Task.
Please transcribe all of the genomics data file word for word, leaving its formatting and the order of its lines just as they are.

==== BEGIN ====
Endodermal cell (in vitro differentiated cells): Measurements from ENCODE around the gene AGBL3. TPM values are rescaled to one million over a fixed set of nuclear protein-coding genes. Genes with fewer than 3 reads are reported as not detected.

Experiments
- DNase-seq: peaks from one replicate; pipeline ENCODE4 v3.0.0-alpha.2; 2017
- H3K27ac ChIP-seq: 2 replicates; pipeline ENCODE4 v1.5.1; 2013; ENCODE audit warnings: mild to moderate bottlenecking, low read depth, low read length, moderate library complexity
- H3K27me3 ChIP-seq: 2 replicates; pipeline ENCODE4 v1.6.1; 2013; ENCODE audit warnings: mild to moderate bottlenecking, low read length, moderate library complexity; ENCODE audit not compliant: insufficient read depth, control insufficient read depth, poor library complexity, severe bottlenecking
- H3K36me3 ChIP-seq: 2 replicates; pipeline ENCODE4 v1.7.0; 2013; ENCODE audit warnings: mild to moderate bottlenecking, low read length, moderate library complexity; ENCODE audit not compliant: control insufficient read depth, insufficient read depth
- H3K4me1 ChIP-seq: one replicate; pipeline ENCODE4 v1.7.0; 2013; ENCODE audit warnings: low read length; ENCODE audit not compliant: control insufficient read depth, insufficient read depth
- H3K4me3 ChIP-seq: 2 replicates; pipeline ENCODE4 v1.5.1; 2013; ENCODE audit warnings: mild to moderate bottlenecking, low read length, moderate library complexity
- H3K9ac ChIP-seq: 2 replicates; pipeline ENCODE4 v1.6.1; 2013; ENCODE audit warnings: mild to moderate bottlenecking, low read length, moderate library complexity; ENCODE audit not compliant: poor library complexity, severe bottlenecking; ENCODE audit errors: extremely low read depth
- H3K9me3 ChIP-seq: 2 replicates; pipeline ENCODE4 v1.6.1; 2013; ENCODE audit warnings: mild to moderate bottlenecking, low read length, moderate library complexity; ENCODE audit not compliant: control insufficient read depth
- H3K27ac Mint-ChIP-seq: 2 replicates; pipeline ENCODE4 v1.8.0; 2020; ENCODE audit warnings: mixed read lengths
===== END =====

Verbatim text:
Endodermal cell (in vitro differentiated cells): Measurements from ENCODE around the gene AGBL3. TPM values are rescaled to one million over a fixed set of nuclear protein-coding genes. Genes with fewer than 3 reads are reported as not detected.

Experiments
- DNase-seq: peaks from one replicate; pipeline ENCODE4 v3.0.0-alpha.2; 2017
- H3K27ac ChIP-seq: 2 replicates; pipeline ENCODE4 v1.5.1; 2013; ENCODE audit warnings: mild to moderate bottlenecking, low read depth, low read length, moderate library complexity
- H3K27me3 ChIP-seq: 2 replicates; pipeline ENCODE4 v1.6.1; 2013; ENCODE audit warnings: mild to moderate bottlenecking, low read length, moderate library complexity; ENCODE audit not compliant: insufficient read depth, control insufficient read depth, poor library complexity, severe bottlenecking
- H3K36me3 ChIP-seq: 2 replicates; pipeline ENCODE4 v1.7.0; 2013; ENCODE audit warnings: mild to moderate bottlenecking, low read length, moderate library complexity; ENCODE audit not compliant: control insufficient read depth, insufficient read depth
- H3K4me1 ChIP-seq: one replicate; pipeline ENCODE4 v1.7.0; 2013; ENCODE audit warnings: low read length; ENCODE audit not compliant: control insufficient read depth, insufficient read depth
- H3K4me3 ChIP-seq: 2 replicates; pipeline ENCODE4 v1.5.1; 2013; ENCODE audit warnings: mild to moderate bottlenecking, low read length, moderate library complexity
- H3K9ac ChIP-seq: 2 replicates; pipeline ENCODE4 v1.6.1; 2013; ENCODE audit warnings: mild to moderate bottlenecking, low read length, moderate library complexity; ENCODE audit not compliant: poor library complexity, severe bottlenecking; ENCODE audit errors: extremely low read depth
- H3K9me3 ChIP-seq: 2 replicates; pipeline ENCODE4 v1.6.1; 2013; ENCODE audit warnings: mild to moderate bottlenecking, low read length, moderate library complexity; ENCODE audit not compliant: control insufficient read depth
- H3K27ac Mint-ChIP-seq: 2 replicates; pipeline ENCODE4 v1.8.0; 2020; ENCODE audit warnings: mixed read lengths